In fact, in places that have legalized cannabis, there is evidence that hard drug users actually use cannabis to get off of said drugs. We mentioned this in an earlier article on How the Police Benefit from Cannabis Legalization, but a study that looked at legalization in Oregon and Washington found that alcohol use and other drug use declined when marijuana was legalized, while marijuana use rose. The authors of the study posited that drug users were substituting cannabis for other drugs, which is consistent with other studies they cited (DiNardo and Lemieux, 2001; Crost and Guerrero, 2012; Anderson et al., 2014; Kelly and Rasul, 2014).

So does marijuana as a gateway drug hold up?

Based on our research, no. Evidence suggests it may actually be an anti-gateway drug, helping users of harder drugs (particularly opiates and alcohol) reduce or cease their usage.


The US Government Created a Secret Weed Strain Called “G-13”


Conspiracy theories abound about the US Government and cannabis. Some are true, as we discovered in the last Urban Legends article. This one continues the conspiracy train and claims that a secret super-powerful strain of marijuana codenamed G-13 was created by the US Government. The legend goes that the CIA and FBI gathered the best strains of marijuana from around the world and bred them together to create the best strain ever. The “G” stands for government, and the “13” stands for the 13th letter in the alphabet, M (for marijuana).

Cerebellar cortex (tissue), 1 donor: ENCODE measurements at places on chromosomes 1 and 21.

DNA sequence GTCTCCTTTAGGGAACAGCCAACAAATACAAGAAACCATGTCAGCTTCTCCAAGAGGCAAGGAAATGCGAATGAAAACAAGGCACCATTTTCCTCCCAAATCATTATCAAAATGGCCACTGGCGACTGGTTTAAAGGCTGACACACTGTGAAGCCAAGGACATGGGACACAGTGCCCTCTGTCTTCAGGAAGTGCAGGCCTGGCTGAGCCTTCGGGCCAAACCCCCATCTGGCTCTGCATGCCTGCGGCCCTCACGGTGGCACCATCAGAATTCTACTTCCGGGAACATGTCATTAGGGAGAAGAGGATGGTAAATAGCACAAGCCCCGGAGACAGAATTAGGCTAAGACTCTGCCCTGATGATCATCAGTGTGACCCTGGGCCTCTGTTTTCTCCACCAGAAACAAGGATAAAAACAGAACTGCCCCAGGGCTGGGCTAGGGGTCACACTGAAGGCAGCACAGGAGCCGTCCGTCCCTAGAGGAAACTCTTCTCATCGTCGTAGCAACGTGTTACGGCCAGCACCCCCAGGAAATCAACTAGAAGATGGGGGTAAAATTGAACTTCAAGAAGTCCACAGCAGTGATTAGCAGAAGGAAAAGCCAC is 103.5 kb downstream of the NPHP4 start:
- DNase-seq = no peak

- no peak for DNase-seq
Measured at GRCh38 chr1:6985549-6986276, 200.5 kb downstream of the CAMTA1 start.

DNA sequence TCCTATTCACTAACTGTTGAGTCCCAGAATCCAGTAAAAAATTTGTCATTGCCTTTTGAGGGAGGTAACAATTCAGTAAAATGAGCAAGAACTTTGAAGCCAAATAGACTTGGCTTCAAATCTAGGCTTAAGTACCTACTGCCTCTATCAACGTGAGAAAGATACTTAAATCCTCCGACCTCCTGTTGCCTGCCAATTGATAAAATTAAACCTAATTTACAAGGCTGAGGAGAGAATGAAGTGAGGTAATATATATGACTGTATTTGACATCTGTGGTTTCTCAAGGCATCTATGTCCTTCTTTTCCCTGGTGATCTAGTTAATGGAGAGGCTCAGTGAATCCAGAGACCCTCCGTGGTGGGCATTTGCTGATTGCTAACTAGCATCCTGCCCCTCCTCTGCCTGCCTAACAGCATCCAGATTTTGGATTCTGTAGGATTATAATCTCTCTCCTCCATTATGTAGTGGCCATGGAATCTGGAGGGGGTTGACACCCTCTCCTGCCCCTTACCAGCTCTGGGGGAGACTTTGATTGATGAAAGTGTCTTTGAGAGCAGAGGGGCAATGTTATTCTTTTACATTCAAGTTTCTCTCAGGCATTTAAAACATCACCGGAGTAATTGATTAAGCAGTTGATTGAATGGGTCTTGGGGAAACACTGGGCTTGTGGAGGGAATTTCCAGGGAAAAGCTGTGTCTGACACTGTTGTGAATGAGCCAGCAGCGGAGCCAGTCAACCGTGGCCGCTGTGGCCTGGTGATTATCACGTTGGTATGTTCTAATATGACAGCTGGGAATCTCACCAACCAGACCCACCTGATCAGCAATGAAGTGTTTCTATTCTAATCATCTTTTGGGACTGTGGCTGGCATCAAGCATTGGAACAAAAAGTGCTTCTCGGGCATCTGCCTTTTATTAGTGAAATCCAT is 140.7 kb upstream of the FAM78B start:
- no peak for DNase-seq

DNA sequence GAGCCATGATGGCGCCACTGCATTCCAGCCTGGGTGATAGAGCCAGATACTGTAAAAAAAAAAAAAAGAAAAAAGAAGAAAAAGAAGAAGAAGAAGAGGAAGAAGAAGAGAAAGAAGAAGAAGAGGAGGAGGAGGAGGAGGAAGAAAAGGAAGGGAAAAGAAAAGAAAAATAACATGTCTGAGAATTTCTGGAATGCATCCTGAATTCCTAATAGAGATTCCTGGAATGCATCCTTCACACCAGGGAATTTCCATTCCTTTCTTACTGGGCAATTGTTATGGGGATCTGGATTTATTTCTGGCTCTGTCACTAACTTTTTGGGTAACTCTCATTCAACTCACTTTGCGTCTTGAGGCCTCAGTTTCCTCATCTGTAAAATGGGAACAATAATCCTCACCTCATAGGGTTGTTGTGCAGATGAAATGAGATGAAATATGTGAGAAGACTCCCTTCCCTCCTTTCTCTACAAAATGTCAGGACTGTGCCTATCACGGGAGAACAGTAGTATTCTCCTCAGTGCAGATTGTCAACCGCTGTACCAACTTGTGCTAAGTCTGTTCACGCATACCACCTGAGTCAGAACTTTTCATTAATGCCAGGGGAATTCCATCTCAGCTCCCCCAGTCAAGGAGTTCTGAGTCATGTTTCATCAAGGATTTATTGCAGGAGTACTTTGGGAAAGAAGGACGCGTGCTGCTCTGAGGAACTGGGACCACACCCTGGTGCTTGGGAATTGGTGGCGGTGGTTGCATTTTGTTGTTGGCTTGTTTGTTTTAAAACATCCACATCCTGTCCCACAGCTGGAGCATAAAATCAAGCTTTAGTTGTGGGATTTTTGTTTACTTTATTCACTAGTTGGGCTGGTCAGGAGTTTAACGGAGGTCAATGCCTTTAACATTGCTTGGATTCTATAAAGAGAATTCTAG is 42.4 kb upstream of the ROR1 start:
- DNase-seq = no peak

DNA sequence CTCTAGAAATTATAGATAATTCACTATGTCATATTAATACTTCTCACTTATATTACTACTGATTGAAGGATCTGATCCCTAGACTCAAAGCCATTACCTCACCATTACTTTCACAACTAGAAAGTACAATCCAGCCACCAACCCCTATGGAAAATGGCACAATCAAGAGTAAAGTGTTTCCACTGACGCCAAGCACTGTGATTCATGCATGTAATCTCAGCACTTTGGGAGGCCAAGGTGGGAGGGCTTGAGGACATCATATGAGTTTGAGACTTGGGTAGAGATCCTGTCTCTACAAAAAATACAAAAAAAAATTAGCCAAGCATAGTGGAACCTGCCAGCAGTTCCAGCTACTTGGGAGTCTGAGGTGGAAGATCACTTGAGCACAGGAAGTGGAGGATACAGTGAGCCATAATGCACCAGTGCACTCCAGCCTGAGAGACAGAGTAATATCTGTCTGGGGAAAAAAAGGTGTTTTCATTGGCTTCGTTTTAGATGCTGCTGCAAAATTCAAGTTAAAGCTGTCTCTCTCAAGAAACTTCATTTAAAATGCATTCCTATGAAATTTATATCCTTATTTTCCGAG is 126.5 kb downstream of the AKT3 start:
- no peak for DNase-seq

Is there any evidence for this? Not that we can find. The legend is repeated in several places, but there are no primary sources we can find that even remotely mention such statements.

What’s more likely is that this was a form of early viral marketing for a real strain named G-13 in the 70s and 80s.


Multiple Presidents Have Smoked Cannabis


This one’s a pretty common urban legend passed around about multiple different presidents. Some of them have admitted to smoking weed in the past, but a lot of presidents were rumored to be users of the chronic. Let’s take look at what we can find:

  • #1 – George Washington: Grew hemp at Mount Vernon, but no evidence for smoking cannabis. In a letter, he mentioned that female hemp plants were better due to being more productive.
  • #2 – John Adams: A strong advocate for industrial hemp, and in a letter to the editors of the Boston Evening-Post, he wrote in the post-script about “want a world of Hemp more for our own consumshon.” The context implies that it’s for industrial purposes, but could easily be interpreted in a different manner.